The rise and impact of automated testing tools and technology
The year was 1962 and the world was catching its first glimpse of the daring and colorful wonders that tomorrow might bring. It was a space-age vision of a technology-filled future – flying cars that could fold down into an attaché case, wisecracking robotic maids, and miraculous machines that could do anything from washing the dog to cooking a three-course gourmet meal, all at the touch of a button. It was a utopian society made cleaner, better, and more prosperous through the auspicious use of technology and automation.
This description, of course, refers to The Jetsons, that iconic animated family, with their pneumatic people-mover tubes and moving sidewalks. Technology and automation were a key factor in improving the lives of the denizens of Orbit City, where George Jetson lived and worked as a full-time engineer…full-time being a whopping nine hours per week, thanks to a multitude of labor- and time-saving devices that were an everyday part of life for George and his family. Although our modern society hasn’t reached the same utopian apex as Orbit City, there are disruptive shifts in technology automation that have changed the face of our world today and continue to have an indelible impact on businesses and consumers alike.
Take for example, the software development landscape. Facing a challenging – and frequently unruly – economic climate, individual software developers and project teams are often tasked with doing more yet having less to do it with. In Agile environments, that need is even more pressing; minimizing waste and risk, while maximizing productivity and velocity are essential for sustained success. How to achieve better results with fewer resources might seem an impossible dilemma, however, for those willing to take a chance on today’s innovative, emerging technologies, there are indeed solutions that make sound technical and financial sense. And one such solution is that of automated testing tools.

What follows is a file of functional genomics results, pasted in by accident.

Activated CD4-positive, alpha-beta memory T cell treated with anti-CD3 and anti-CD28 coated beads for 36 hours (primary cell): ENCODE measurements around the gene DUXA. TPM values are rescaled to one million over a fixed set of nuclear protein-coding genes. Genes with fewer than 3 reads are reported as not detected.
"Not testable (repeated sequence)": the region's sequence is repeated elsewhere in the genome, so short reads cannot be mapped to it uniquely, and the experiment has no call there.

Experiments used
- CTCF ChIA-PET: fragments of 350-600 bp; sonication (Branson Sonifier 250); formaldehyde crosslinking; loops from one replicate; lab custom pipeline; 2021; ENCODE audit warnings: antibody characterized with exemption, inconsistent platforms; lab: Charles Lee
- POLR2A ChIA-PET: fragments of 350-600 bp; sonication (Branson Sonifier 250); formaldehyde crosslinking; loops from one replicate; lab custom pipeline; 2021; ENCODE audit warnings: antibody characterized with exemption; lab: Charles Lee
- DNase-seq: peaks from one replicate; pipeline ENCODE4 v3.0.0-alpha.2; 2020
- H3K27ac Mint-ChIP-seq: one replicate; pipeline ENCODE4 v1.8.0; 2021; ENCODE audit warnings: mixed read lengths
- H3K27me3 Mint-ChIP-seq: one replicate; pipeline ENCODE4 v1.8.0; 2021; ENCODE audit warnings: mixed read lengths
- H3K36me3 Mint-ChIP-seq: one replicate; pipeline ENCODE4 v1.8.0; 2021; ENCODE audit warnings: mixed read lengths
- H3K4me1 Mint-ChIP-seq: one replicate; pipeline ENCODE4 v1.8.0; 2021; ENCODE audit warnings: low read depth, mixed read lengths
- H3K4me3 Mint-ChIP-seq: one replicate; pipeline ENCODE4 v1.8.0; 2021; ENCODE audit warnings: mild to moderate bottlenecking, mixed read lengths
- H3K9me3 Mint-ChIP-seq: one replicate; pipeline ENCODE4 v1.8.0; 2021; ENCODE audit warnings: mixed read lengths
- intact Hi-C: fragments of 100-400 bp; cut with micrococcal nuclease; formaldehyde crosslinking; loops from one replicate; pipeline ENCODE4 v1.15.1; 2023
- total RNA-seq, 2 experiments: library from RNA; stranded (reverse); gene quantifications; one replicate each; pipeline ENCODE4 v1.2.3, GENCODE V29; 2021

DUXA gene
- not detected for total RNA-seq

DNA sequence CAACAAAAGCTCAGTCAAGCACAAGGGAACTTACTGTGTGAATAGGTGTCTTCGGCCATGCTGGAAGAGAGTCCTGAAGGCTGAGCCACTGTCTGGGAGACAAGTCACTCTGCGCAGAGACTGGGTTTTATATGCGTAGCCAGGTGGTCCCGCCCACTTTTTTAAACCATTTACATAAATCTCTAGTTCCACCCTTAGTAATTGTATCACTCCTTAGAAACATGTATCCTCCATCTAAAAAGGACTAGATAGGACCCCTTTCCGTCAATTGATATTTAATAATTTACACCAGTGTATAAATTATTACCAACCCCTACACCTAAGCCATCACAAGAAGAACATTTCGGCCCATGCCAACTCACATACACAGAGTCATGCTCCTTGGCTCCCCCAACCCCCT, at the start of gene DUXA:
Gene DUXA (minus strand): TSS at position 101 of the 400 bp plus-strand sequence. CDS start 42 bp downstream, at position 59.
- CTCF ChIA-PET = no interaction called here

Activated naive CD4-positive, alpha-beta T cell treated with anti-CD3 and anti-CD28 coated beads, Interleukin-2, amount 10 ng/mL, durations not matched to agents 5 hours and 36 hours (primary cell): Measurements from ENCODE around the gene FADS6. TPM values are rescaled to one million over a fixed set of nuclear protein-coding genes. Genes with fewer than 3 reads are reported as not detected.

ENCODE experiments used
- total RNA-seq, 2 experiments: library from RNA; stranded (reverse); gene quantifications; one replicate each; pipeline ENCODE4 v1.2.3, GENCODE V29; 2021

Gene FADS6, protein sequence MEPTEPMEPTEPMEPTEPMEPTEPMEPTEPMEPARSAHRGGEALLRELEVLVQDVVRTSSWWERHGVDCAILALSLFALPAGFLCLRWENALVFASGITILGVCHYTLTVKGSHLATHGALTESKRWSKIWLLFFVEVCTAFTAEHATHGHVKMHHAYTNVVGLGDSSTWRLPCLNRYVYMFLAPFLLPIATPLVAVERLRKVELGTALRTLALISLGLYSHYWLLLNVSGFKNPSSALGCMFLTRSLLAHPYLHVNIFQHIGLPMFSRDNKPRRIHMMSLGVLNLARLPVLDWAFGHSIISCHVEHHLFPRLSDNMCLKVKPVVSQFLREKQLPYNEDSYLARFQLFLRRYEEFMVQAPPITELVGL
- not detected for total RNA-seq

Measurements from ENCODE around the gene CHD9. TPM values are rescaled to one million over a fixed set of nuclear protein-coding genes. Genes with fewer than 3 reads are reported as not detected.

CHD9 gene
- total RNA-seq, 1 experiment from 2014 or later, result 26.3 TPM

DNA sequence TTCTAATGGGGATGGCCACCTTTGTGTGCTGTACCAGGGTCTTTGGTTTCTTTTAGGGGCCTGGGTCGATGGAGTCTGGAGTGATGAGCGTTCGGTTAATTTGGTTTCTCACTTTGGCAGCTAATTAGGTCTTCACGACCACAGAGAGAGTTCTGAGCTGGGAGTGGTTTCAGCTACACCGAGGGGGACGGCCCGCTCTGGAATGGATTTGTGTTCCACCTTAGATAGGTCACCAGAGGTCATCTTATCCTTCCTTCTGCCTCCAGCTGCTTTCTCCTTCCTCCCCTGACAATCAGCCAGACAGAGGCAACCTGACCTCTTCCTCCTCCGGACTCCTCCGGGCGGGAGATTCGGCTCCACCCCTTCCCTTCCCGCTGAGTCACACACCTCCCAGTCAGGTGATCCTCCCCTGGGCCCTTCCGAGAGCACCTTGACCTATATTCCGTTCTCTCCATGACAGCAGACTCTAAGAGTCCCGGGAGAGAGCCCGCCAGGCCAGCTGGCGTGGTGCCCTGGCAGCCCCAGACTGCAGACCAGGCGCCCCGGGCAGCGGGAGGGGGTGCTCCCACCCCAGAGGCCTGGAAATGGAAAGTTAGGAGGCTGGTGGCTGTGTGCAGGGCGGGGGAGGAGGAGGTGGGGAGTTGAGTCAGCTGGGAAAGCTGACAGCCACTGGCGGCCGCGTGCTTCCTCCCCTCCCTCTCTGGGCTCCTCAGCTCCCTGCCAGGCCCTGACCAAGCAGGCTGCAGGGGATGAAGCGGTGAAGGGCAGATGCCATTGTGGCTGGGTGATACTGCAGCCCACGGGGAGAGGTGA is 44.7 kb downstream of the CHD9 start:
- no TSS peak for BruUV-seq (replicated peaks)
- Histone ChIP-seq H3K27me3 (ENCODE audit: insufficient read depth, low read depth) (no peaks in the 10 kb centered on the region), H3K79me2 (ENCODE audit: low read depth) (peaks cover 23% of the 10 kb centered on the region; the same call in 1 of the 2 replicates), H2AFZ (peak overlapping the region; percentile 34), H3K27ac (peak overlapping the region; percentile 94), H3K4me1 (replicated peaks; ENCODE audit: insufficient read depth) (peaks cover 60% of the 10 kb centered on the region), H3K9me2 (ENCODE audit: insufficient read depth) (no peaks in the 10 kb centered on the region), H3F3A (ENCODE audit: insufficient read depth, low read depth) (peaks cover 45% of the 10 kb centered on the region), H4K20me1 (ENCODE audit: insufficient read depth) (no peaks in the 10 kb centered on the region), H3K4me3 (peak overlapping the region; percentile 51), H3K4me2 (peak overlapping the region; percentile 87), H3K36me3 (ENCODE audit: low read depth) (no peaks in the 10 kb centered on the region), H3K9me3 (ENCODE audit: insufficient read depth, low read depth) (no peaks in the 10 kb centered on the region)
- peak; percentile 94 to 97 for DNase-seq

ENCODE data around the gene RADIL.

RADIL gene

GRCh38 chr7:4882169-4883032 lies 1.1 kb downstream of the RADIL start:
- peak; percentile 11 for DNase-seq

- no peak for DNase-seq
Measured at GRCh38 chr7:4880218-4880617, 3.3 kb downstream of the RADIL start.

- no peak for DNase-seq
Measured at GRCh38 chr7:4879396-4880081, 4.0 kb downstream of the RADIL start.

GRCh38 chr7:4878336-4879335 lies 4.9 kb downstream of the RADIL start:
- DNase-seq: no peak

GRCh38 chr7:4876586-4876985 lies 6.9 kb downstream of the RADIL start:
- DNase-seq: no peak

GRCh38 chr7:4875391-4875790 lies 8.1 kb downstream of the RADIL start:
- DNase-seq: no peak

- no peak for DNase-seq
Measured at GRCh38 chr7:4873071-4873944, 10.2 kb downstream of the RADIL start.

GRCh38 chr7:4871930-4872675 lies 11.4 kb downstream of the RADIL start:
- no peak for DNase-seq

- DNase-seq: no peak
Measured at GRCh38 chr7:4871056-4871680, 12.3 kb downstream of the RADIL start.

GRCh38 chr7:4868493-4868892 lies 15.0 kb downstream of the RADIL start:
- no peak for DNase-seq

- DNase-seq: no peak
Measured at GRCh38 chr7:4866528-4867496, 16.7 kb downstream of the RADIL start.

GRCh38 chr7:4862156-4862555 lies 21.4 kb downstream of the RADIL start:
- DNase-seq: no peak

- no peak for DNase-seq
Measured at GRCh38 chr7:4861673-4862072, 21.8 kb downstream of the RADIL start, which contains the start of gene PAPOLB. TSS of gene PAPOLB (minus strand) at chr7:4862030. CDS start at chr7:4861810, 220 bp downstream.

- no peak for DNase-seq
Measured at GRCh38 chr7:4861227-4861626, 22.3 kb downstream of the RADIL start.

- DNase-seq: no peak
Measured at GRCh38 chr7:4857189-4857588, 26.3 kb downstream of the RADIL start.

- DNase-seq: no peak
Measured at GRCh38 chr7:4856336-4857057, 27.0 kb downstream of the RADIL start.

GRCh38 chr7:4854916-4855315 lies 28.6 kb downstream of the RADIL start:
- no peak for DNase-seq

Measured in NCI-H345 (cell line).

Putting Agility to the Test
B. Bereza-Jarocinski of the Global Association for Software Quality once said that “introducing test automation is sometimes like a romance: stormy, emotional, and resulting in either a spectacular flop or a spectacular success." The metaphor is a fitting one – it is true that interleaving automated tools within the test environment can be a tumultuous process. Introducing test automation is an event that can bring with it tangible benefits and the opportunity for achieving greater success. But it can also result in abject failure, thwarting project goals, frustrating teams, and dragging down ROI.